See our guide to the Godzilla films in order
Even though the movie series, which ran for a year (from Harry Potter and the Sorcerer’s Stone in 2001 to Harry Potter and the Deathly Hallows: Part 2 in 2011), is still profoundly popular, HBO Max has just green-lit a new Harry Potter television series based on author J.K. Rowling’s books. Despite Rowling’s recent regrettable transphobic comments, the Harry Potter-verse remains a worldwide phenomenon, including theme park and video game attractions. Hogwarts Legacy sold 12 million systems in its first two weeks, proving that there is still life in these wizards despite the failure of the Fantastic Beasts prequel films. It’s strange to say that a 10-season streaming series will be the greatest challenge this book series, which began in 1997 and has already plummeted the adjustment mountain, has faced so far, but it’s true.
See our guide to the Harry Potter motion pictures in order
Despite the fact that Freddy Krueger is dormant and Jason Voorhees has a tenuous hold on reality (the afterlife? – more on this in a minute), Michael Myers is still the most recognisable name in the slasher genre. Halloween, complete with Michael’s signature mask and the catchy, chilly John Carpenter score, is a terrifying cornerstone that just concluded a successful Reboot Trilogy, the second reboot timeline following Halloween H20 to reinstate original star Jamie Lee Curtis as Laurie Strode. This foreboding mythology has been immortalised in film ever since its inauspicious beginnings in 1978, from the original to subsequent sequels and remakes (including those by Rob Zombie). Halloween Ends may have been the end of “The Shape,” but in this version of the history, Michael Myers’ brand of evil is immortal.
See our guide to the Halloween films in order
Rocky Balboa (and Adonis Creed)
Sylvester Stallone wrote the scores for and performed in (as well as directed) two of the most successful film series of the 1980s: the Rocky and Rambo films. Stallone’s decision to revive the characters and promote both the decades-later sequel and the “tradition sequel” ensured the continuation of both franchises. Rocky, winner of the Best Picture Oscar in 1976, however, is still going strong under the Creed brand, having just earned a box office K.O. with Creed III. Though Rocky Balboa (2006) was a suitable conclusion to Stallone’s portrayal of the character, his last journey as Rocky in the Creed films was even better, and he was able to transfer the torch to a worthy successor in the process.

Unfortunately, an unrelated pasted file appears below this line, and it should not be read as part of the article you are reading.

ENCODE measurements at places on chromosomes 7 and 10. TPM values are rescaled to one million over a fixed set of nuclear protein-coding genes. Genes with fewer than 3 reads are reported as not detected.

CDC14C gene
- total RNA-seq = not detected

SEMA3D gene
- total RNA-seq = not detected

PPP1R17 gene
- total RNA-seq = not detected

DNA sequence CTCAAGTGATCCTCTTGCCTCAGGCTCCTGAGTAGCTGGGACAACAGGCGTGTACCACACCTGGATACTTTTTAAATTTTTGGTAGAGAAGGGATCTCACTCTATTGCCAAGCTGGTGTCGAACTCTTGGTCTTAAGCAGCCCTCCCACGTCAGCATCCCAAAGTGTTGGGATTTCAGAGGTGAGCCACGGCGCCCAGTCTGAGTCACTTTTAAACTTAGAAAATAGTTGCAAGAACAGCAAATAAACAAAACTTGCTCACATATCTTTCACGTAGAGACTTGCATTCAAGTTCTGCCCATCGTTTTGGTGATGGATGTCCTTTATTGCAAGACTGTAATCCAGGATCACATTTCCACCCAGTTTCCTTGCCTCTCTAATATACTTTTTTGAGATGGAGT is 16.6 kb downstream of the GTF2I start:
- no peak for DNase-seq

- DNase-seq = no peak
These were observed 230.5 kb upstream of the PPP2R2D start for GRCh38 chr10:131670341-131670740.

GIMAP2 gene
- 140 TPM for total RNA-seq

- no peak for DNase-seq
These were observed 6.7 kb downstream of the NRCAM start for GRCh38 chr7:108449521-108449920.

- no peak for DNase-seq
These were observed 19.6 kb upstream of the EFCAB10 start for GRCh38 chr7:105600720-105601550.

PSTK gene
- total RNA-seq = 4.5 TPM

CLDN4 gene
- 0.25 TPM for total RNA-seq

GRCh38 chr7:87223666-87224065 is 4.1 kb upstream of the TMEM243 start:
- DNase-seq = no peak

See our guide to the Rocky and Creed films in order
The Exorcist, released in 1973, is widely regarded as the scariest film of all time (helping it become the only scary film to win Best Picture), and it spawned two direct sequels, the forgettable Exorcist II: The Heretic in 1977 and the better-than-you-d-expect The Exorcist III in 1990. Then the series died (for nearly as long as the gap between II and III), only to be resurrected by several blockbuster prequel films in the ’80s and a straight sequel Fox series in recent years. Although The Exorcist is not as prolific as some of the other properties on our list, it has been revived thanks to David Gordon Green and Blumhouse’s Halloween Reboot Trilogy. The Exorcist: Believer, the first installment of Green’s terrifying Reboot Trilogy, is scheduled for release on October 13 of this year.
A massive science fiction fantasy adventure film released in 1977, Star Wars is the catalyst for one of the largest multimedia franchises in history. Three separate trilogies released over the course of four years (along with some exceptional animated programmes) have attracted new audiences from across several generations, and the franchise is just gaining steam. This summer, Disney+ will debut the first season of Ahsoka, and the streaming service also promises new episodes of Skeleton Crew, The Acolyte, Andor: Season 2, and a number of films. As the first shared film world before Marvel Studios, Star Wars has lasted longer than almost any other serialised story.
See our guide to the Star Wars films in order
Although there were films based on Marvel characters before 2008 (with Iron Man as the pilot), Marvel Studios’ MCU has been nothing short of a blockbuster. While its 15-year lifespan may appear short compared to some of the other brands on our list, the legend’s breadth and production volume more than make up for its shorter time frame. We’re now 32 films in, and there are eight Disney+ programmes to consider. And it doesn’t even account for the TV/streaming exposes of the past several years, such Agents of SHIELD, Daredevil, and so on, that were once considered part of the MCU. Imagine them as innocent bystanders of Thanos’s wind.
See our guide to all of the upcoming Marvel films and reveals